Complaint charges officials in Wisconsin let 'cognitively impaired' patient to vote

(Image courtesy Unsplash)
(Image courtesy Unsplash)

A new complaint is highlighting another facet of the many election problems that developed in Wisconsin, and in other states, during the 2020 president race.

Already, there are charges of illegal behavior over Wisconsin officials who allegedly were bribed with money from Mark Zuckerberg to encourage voters to cast their ballots – a violation of state law.

Now a complaint has been filed with the state Elections Commission that charges officials allowed a nursing home resident to register to vote – and to vote – despite there being a court-adjudicated guardianship order banning that.

According to Erick Kaardal, a special counsel with the Thomas More Society, which has been active in investigating widespread election fraud, said, “The named public officials violated state law by allowing a ward under a ‘do not vote’ guardianship order, and other individuals similarly situated, to register and vote in the November 2020 election and the April 2021 election.

“Wisconsin law requires the state’s circuit court clerks to send the ‘no vote’ guardianship orders to ‘election officials or agency’ for the purpose of preventing the ward from registering to vote and from voting – in order to enforce the circuit court order. In Klitzke’s case – and evidently those of many others declared ‘incompetent’ to vote – this was never done.”

The legal team explained the complaint concerns Sandra Klitzke, a resident of an Appleton nursing who was victimized by the city, county and Wisconsin state election officials.

She has “has suffered from cognitive decline for many years,” the complaint explains, and “was legally restricted from registering to vote or from voting in any election by order of the Outagamie County Circuit Court in February 2020.”

However, in violation of that order, Klitzke was recorded in Wisconsin’s voting records database, Wisvote, as having voted in both the November 3, 2020, election and the April 6, 2021, election.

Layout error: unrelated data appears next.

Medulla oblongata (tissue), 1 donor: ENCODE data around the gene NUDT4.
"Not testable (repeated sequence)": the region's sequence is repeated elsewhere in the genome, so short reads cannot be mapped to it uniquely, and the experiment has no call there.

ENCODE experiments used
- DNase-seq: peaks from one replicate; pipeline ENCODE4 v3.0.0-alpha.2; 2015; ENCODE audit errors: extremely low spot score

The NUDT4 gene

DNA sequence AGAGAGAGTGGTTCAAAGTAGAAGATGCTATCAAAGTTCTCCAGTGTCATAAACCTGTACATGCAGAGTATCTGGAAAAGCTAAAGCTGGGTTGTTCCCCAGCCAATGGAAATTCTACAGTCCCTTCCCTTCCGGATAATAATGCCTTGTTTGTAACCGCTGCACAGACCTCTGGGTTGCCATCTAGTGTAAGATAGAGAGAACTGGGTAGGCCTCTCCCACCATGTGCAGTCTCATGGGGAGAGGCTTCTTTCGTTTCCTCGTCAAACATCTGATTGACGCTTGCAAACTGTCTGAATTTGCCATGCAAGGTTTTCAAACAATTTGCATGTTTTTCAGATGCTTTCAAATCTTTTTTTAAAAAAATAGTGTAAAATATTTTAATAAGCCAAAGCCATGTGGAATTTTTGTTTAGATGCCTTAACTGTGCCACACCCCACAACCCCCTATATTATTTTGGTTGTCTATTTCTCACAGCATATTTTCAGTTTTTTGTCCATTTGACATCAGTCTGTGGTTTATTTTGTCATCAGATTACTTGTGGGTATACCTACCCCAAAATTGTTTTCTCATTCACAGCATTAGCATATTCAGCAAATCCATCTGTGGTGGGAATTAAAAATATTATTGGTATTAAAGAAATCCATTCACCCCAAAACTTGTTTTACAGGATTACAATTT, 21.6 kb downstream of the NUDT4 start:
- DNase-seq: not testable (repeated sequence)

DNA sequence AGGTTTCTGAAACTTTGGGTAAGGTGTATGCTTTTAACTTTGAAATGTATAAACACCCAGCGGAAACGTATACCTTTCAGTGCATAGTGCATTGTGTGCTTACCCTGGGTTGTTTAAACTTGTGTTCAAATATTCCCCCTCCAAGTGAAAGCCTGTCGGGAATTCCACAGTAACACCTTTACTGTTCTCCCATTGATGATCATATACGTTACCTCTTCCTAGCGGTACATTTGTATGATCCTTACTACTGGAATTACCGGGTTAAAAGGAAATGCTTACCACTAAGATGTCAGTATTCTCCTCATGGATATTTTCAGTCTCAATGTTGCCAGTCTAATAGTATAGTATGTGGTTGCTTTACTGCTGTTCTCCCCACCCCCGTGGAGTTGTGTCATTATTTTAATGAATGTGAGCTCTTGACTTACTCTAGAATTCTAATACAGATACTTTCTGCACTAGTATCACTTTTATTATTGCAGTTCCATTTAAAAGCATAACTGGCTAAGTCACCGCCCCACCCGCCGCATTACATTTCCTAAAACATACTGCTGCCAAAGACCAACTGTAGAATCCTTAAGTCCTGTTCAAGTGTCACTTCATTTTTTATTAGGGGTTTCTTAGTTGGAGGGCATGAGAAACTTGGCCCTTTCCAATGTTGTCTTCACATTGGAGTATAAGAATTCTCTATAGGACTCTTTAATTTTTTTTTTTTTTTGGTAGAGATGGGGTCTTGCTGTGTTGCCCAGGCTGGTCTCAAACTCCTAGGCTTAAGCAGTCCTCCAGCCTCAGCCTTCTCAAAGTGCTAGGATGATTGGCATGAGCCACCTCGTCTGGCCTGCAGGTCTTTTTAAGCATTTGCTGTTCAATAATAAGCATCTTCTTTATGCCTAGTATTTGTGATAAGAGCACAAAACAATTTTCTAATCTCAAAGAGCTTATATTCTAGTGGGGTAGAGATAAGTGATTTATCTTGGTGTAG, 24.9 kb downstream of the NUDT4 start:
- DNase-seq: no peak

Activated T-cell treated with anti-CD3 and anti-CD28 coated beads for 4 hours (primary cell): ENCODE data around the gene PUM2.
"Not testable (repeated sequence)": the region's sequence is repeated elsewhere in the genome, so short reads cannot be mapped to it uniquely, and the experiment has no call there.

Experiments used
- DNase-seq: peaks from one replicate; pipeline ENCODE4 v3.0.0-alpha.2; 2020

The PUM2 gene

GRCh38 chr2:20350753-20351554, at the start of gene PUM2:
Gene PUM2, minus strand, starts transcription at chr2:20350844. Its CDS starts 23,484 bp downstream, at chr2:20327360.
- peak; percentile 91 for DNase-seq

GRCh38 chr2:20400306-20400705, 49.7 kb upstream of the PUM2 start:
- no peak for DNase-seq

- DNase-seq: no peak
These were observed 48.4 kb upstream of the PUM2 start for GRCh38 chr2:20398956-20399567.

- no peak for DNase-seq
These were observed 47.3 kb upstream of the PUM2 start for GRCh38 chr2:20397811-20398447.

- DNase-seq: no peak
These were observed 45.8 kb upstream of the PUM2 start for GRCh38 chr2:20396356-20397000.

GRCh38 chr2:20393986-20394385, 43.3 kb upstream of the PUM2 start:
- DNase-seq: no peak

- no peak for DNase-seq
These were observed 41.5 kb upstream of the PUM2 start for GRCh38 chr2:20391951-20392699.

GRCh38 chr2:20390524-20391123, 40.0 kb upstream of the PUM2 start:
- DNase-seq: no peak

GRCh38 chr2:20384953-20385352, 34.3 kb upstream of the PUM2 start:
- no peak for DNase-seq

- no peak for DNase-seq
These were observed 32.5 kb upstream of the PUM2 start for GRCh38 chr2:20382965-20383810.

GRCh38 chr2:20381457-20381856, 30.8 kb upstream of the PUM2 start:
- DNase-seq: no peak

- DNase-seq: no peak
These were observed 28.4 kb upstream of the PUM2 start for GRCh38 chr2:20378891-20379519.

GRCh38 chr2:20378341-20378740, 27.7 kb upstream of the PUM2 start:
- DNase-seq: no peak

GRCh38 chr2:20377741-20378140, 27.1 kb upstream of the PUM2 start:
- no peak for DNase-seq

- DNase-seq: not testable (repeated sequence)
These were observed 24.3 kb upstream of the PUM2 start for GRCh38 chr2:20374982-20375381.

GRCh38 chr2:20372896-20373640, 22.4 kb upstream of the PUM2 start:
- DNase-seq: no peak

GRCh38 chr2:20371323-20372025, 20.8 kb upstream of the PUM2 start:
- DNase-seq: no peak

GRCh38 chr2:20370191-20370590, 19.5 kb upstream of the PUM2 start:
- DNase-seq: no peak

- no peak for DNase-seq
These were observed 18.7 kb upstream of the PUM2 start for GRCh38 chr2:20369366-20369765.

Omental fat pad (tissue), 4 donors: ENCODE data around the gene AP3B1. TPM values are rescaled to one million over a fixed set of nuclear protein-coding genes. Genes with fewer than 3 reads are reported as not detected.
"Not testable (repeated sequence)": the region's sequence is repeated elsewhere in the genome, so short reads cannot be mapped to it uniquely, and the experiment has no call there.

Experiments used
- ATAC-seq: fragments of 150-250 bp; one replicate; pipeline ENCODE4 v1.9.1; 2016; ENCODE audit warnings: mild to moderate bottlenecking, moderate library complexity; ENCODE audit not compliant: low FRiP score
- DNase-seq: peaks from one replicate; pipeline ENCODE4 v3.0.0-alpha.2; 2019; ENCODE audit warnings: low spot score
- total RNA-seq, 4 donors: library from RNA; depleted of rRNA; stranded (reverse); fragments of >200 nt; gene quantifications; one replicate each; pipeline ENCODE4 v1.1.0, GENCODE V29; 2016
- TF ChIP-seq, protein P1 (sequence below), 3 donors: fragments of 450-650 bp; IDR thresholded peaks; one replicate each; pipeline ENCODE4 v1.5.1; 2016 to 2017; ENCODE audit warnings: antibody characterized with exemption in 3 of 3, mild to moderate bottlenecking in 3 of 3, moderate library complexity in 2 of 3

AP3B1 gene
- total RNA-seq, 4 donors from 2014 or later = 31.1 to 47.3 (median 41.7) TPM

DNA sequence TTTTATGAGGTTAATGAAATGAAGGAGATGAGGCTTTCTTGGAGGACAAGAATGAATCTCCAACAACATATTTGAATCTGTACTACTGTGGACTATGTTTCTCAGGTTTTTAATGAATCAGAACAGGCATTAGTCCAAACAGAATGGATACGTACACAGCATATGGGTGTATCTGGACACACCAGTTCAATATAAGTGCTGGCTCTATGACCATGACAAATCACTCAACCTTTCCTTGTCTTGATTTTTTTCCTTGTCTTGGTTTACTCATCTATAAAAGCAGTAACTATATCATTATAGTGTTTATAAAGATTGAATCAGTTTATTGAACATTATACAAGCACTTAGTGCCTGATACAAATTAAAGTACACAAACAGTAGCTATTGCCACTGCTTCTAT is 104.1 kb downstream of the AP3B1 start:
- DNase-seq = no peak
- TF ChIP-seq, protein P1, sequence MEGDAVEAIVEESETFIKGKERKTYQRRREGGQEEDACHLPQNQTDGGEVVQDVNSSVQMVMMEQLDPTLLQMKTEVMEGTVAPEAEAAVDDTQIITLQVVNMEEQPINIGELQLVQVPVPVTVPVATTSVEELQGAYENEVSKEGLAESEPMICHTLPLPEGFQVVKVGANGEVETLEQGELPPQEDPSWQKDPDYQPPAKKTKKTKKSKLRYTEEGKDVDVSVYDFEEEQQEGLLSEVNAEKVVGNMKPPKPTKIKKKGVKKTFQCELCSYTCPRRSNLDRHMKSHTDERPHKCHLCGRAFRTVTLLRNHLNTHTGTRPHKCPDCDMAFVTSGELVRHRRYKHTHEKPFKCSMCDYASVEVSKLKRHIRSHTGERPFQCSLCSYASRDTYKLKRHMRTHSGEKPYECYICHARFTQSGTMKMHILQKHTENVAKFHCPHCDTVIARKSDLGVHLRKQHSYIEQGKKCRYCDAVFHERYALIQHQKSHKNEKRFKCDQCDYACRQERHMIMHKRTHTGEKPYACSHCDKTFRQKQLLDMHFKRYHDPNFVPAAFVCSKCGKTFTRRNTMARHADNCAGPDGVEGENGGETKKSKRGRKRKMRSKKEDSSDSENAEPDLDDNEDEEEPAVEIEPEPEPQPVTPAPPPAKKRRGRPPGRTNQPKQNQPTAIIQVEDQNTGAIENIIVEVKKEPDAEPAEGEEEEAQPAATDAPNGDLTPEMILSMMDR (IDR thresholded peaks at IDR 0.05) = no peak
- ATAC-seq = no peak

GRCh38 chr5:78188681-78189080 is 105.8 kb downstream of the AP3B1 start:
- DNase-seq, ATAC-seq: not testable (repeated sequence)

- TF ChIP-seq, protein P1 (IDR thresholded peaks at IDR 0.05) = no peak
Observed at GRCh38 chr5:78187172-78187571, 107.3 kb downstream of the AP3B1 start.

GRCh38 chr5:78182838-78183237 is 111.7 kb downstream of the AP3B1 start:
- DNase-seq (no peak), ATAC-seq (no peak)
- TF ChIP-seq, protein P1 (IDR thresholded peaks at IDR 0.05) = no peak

She is under the guardianship of her daughter, Linda Goodwin, and has a “no vote” order.

Kaardal said, “We are trying to fix a broken system and are taking steps to stop the elder abuse involved in the votes by Klitzke – and others under ‘no vote’ guardianship orders – that were cast in the 2020 and 2021 elections and prevent a reoccurrence of this in future elections.”

The legal team said the Wisconsin Elections Commission runs the Wisvote database and “does not accurately record all ‘no vote’ guardianship orders in the Wisvote database, which is necessary for the purpose of preventing ineligible wards from registering to vote and from voting.”

The complaint names Wisconsin Elections Commission Administrator Meagan Wolfe, Town Clerk of Grand Chute Angie Cain, and Outagamie County Circuit Court Clerk Barb Bocik. It alleges they broke state law and the Outagamie County Circuit Court Order by allowing a ward under a “do not vote” guardianship order to register and vote.

“Because of the inaction of the public officials, the Wisvote system did not show that Klitzke – and many others – were ineligible to register to vote or to vote,” added Kaardal. “As a consequence of that negligence, votes by Klitzke and others ineligible were cast. And because this monumental violation has not yet been corrected, Klitzke and those like her have been mailed absentee ballots for the April 5, 2022, election despite their court-ordered ineligibility.’

The report from the law team said there could be thousands of similarly situated people who are not allowed to vote – but did.

“This is an abuse of those not cognizant enough to be aware that votes are being cast in their name,” asserted Kaardal. “It is an unconscionable violation of state law, circuit court orders, and the public trust. This betrayal of the citizenry and their voting rights must not be allowed to continue.”

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This article was originally published by the WND News Center.

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